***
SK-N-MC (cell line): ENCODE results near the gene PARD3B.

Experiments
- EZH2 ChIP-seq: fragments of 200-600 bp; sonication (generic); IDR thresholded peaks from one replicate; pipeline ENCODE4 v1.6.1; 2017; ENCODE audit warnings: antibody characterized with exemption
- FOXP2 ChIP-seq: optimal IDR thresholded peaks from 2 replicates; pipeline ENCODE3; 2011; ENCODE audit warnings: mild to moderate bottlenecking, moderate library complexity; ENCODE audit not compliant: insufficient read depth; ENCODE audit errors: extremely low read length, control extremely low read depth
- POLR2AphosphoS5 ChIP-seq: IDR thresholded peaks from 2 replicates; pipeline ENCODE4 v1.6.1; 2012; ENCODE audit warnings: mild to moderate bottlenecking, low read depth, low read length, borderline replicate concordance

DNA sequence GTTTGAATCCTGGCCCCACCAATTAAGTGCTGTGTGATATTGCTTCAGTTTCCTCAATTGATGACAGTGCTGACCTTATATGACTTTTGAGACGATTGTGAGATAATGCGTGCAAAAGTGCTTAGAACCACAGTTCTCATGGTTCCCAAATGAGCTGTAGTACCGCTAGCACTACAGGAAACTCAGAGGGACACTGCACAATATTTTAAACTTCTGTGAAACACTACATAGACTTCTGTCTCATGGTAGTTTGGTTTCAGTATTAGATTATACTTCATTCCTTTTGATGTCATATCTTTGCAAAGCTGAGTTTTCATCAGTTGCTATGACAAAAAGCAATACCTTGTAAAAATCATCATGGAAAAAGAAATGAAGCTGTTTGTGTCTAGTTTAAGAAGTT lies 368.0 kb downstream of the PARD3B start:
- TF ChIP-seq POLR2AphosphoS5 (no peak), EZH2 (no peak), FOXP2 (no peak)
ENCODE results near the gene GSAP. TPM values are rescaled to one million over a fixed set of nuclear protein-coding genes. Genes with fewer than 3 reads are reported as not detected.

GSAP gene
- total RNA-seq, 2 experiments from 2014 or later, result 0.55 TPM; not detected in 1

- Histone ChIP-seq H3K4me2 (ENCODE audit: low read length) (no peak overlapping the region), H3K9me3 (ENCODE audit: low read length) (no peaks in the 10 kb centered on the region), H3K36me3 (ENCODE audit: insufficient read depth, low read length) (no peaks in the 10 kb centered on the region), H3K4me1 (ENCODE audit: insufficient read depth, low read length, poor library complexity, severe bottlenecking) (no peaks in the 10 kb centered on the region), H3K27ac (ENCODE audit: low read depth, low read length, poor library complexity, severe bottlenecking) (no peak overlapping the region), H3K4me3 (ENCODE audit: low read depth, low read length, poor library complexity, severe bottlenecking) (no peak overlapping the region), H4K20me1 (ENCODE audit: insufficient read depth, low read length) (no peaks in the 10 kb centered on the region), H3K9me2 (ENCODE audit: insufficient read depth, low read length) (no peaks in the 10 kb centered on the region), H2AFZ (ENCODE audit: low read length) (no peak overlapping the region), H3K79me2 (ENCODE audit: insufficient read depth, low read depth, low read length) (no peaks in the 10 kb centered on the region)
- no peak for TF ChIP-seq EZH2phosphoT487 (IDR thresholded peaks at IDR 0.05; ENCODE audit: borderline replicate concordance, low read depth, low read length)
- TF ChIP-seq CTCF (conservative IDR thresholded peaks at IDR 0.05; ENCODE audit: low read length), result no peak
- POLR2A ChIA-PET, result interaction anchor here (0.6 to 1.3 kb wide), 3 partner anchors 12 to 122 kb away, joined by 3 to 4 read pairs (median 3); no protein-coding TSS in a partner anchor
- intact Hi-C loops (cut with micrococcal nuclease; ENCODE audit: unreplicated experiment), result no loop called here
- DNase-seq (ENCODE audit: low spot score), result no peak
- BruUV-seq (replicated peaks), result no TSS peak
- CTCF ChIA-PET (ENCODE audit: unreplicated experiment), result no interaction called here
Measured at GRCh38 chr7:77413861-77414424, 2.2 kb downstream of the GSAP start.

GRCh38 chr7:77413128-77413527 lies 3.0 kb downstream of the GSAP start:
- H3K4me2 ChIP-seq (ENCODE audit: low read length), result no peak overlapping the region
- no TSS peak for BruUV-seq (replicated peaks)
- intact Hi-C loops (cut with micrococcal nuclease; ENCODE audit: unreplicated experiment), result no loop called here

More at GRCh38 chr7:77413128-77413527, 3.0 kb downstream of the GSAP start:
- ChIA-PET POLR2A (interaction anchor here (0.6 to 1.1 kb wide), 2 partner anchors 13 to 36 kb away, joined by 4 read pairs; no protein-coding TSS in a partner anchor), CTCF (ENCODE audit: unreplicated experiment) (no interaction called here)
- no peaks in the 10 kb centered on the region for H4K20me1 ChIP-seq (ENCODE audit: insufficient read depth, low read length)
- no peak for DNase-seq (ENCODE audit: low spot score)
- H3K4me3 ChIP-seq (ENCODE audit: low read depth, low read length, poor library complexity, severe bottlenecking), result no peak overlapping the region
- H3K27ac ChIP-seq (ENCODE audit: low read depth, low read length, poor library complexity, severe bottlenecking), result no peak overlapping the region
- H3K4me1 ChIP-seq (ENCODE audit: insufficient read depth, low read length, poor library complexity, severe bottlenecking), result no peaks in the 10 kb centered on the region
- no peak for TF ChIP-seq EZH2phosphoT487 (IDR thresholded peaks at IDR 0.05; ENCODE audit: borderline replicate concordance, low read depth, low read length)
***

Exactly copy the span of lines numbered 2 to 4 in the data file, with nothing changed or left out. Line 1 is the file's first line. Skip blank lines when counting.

Experiments
- EZH2 ChIP-seq: fragments of 200-600 bp; sonication (generic); IDR thresholded peaks from one replicate; pipeline ENCODE4 v1.6.1; 2017; ENCODE audit warnings: antibody characterized with exemption
- FOXP2 ChIP-seq: optimal IDR thresholded peaks from 2 replicates; pipeline ENCODE3; 2011; ENCODE audit warnings: mild to moderate bottlenecking, moderate library complexity; ENCODE audit not compliant: insufficient read depth; ENCODE audit errors: extremely low read length, control extremely low read depth